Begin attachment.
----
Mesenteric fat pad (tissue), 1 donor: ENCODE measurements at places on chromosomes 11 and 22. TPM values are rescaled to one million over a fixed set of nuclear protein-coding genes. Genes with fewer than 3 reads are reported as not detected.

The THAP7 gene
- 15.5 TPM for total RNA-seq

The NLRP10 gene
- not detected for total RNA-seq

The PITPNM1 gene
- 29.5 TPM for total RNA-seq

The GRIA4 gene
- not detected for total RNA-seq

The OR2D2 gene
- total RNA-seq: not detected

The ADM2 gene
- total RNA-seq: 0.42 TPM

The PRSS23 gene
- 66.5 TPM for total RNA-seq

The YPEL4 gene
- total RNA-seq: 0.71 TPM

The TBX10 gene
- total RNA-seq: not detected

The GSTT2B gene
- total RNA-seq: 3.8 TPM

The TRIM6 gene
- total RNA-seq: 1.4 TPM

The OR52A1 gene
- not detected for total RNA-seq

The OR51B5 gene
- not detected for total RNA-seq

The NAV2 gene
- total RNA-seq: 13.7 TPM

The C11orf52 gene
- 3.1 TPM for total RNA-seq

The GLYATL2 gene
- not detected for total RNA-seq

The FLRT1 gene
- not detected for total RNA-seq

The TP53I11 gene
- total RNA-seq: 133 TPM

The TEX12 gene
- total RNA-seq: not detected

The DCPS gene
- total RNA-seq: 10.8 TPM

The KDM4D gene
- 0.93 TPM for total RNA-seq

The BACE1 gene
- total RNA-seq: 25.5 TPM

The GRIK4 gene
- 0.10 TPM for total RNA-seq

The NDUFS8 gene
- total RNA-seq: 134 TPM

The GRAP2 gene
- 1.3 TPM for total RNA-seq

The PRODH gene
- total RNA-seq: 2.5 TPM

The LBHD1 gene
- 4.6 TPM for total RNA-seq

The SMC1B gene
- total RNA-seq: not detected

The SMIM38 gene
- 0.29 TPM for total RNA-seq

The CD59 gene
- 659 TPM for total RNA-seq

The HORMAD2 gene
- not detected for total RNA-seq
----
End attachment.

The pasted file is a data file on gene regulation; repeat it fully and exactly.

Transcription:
Mesenteric fat pad (tissue), 1 donor: ENCODE measurements at places on chromosomes 11 and 22. TPM values are rescaled to one million over a fixed set of nuclear protein-coding genes. Genes with fewer than 3 reads are reported as not detected.

The THAP7 gene
- 15.5 TPM for total RNA-seq

The NLRP10 gene
- not detected for total RNA-seq

The PITPNM1 gene
- 29.5 TPM for total RNA-seq

The GRIA4 gene
- not detected for total RNA-seq

The OR2D2 gene
- total RNA-seq: not detected

The ADM2 gene
- total RNA-seq: 0.42 TPM

The PRSS23 gene
- 66.5 TPM for total RNA-seq

The YPEL4 gene
- total RNA-seq: 0.71 TPM

The TBX10 gene
- total RNA-seq: not detected

The GSTT2B gene
- total RNA-seq: 3.8 TPM

The TRIM6 gene
- total RNA-seq: 1.4 TPM

The OR52A1 gene
- not detected for total RNA-seq

The OR51B5 gene
- not detected for total RNA-seq

The NAV2 gene
- total RNA-seq: 13.7 TPM

The C11orf52 gene
- 3.1 TPM for total RNA-seq

The GLYATL2 gene
- not detected for total RNA-seq

The FLRT1 gene
- not detected for total RNA-seq

The TP53I11 gene
- total RNA-seq: 133 TPM

The TEX12 gene
- total RNA-seq: not detected

The DCPS gene
- total RNA-seq: 10.8 TPM

The KDM4D gene
- 0.93 TPM for total RNA-seq

The BACE1 gene
- total RNA-seq: 25.5 TPM

The GRIK4 gene
- 0.10 TPM for total RNA-seq

The NDUFS8 gene
- total RNA-seq: 134 TPM

The GRAP2 gene
- 1.3 TPM for total RNA-seq

The PRODH gene
- total RNA-seq: 2.5 TPM

The LBHD1 gene
- 4.6 TPM for total RNA-seq

The SMC1B gene
- total RNA-seq: not detected

The SMIM38 gene
- 0.29 TPM for total RNA-seq

The CD59 gene
- 659 TPM for total RNA-seq

The HORMAD2 gene
- not detected for total RNA-seq